1. Anxiety rises when we try to control and manipulate outcomes. When things don’t go the way we want them to, and we conclude our whole life is ruined, we have let anxiety win.  When we start mistreating people because they don’t fall in line with our expectations, we have let anxiety win.  When we can’t get all of the ducks in a row and keep all of the plates spinning and something doesn’t come off perfect, and it causes us to crash and burn, we have let anxiety win.  When we put so much pressure on ourselves to make a certain grade, to achieve a goal, and it doesn’t happen and all of our happiness was tied to our personal success, we have let anxiety win. 

Make your plans.  Set your goals.  Put in the work, but ultimately, if you say you are a Christ-follower, you are trusting God for every outcome in your life!  Proverbs 16:9 says the Lord orders the steps of His children.  When something doesn’t work out the way you want it to, it is likely because God has something better or something different for you or because He wants to teach you something.  If you trust that…if you trust God’s sovereignty to establish you where He wants you, then whether you win or lose, you can believe God is at work to advance you for His purposes.  If Mr. Right doesn’t propose, then guess what, God knew he was Mr. Wrong for you.  If the school you have your heart set on doesn’t accept you, it’s because God has a strategic plan for you somewhere else. 

  1. Anxiety rises when things don’t happen on our timetable. Delays aren’t always denials of your pursuits or requests.  God just knows the perfect time for us to have the answer we are seeking.  Psalm 31:15 says, “My times are in Your hands.”  When you don’t see things happening in the time frame you desire, you just keep praying.  Praying in those moments will grow your faith and dependence on God.  It will give you spiritual muscles that will be useful in the future.  Waiting shouldn’t produce anxiety for the believer.  It should produce faith.  That is the difference between just waiting and waiting on God while we are waiting.  It’s ok to question why things are slow to change.  The Psalmist did.  Just keep that conversation with God going and affirm that you trust His perfect timing. Learning to wait also makes us more appreciative of those things when they do come our way!  While we wait, our wants may also be transformed. God may be using the waiting time to adjust our hearts to want the things He really desires for us.  Be thankful He doesn’t just give us what we want because if we had our way, we would miss the blessings He desires to give us more times than we could count.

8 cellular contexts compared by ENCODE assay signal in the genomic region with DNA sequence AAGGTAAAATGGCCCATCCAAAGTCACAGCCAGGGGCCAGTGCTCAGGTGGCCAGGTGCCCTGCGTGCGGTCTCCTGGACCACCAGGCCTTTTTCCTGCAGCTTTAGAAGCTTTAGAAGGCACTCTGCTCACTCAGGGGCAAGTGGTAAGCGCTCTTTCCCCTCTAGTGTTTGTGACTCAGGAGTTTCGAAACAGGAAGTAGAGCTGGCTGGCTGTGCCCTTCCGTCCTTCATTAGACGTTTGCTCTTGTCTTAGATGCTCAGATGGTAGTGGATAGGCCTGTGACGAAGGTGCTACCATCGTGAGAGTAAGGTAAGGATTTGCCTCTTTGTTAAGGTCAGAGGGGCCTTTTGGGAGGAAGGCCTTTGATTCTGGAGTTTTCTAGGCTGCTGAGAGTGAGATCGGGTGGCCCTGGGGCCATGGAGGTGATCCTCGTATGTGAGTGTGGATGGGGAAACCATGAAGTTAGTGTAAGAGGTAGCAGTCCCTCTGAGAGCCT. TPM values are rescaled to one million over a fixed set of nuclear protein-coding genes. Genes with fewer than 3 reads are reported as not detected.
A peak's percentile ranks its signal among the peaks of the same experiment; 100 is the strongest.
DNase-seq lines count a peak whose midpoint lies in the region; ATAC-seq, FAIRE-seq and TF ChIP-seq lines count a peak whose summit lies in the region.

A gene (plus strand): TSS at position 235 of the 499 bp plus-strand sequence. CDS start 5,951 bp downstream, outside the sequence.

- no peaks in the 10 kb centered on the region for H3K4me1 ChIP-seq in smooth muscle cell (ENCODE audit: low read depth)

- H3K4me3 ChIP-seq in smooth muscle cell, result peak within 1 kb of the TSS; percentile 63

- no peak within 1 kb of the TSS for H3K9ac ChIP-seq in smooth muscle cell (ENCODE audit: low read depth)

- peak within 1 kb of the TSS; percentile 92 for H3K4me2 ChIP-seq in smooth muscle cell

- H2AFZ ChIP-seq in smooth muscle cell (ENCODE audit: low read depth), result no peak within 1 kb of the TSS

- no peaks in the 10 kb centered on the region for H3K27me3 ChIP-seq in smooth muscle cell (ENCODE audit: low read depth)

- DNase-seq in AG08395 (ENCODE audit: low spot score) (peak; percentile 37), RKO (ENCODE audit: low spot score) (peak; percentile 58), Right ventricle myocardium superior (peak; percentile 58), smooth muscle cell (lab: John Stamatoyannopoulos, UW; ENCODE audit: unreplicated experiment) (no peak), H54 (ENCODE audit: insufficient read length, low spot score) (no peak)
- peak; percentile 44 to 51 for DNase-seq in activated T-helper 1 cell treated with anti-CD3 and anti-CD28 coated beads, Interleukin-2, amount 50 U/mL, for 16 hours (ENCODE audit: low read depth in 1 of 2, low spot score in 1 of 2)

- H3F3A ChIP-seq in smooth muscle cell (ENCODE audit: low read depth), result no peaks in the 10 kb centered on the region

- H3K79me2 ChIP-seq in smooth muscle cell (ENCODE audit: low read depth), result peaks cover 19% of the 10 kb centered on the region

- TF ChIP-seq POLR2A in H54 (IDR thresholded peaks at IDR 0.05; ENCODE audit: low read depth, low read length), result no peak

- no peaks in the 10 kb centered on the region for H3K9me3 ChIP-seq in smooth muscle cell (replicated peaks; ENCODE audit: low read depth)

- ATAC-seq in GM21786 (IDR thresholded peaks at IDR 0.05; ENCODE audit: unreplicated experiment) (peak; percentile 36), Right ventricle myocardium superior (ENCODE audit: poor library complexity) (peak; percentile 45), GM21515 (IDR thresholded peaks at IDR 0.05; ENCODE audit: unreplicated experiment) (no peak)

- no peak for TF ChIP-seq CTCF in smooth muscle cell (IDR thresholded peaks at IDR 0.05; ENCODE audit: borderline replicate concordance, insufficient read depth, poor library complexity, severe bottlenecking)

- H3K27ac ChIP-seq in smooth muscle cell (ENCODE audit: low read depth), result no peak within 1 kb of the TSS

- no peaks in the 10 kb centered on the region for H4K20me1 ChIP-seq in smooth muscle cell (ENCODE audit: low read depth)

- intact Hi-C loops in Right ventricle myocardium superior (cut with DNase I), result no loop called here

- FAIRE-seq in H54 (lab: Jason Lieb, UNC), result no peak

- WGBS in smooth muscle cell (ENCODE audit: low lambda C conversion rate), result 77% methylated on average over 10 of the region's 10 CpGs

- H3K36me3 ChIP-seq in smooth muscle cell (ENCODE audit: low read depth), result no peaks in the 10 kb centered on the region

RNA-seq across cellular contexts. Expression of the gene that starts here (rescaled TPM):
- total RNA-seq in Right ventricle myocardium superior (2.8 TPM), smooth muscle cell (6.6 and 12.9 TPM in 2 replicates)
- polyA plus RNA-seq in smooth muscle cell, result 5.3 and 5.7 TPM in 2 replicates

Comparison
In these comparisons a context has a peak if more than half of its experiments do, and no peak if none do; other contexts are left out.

2. Anxiety rises when we choose to sin. When we head off in the wrong direction and we know it’s wrong, it is going to produce anxiety.  When we know what God’s word says and we do the opposite, we will be conflicted.  We will wrestle with ourselves and God.  We will feel the weight of guilt and condemnation and that won’t be because God is trying to weigh us down, it will be because we have invited Satan into the wrestling match.  He will try to pin us down by drawing us deeper into sin.  I sometimes wonder if the rise of anxiety in our culture is because more and more people have just accepted sinful lifestyles, sinful ways of being.  Sin is literally a gateway to anxiety.  Sin has negative psychological, relational, physical, and other personal effects.  You can never go into sin believing there will be a favorable or pleasant outcome on the other side.  Time and time again you will find yourself being grateful that you obeyed God, but you will never look back and say, “I am so glad I sinned.”  It will never happen.

If we have chosen sin as a lifestyle, if we have transferred the affection of our hearts from God to sin, Psalm 66:18 tells us we have cut off God’s responsiveness to our prayers.  What a dangerous place to be, right?  God hears every prayer from a repentant heart.  He will respond to every sincere request for forgiveness, but as I read this verse, it strikes me that habitual, persistent sin, that which we choose over obedience to Christ, is like having our lifeline cut and removed from us.  Prayer is a lifeline that leads us to peace in our heart, soul, and mind, peace that combats anxiety on a regular basis. 

If you are experiencing anxiety for any of the reasons I have shared or perhaps for some other reason.  It is time to come to Jesus.  Maybe you need to make a return.  Maybe you need to repent.  Maybe you need to reprioritize your pursuits.  This I know…It is time to put anxiety to rest.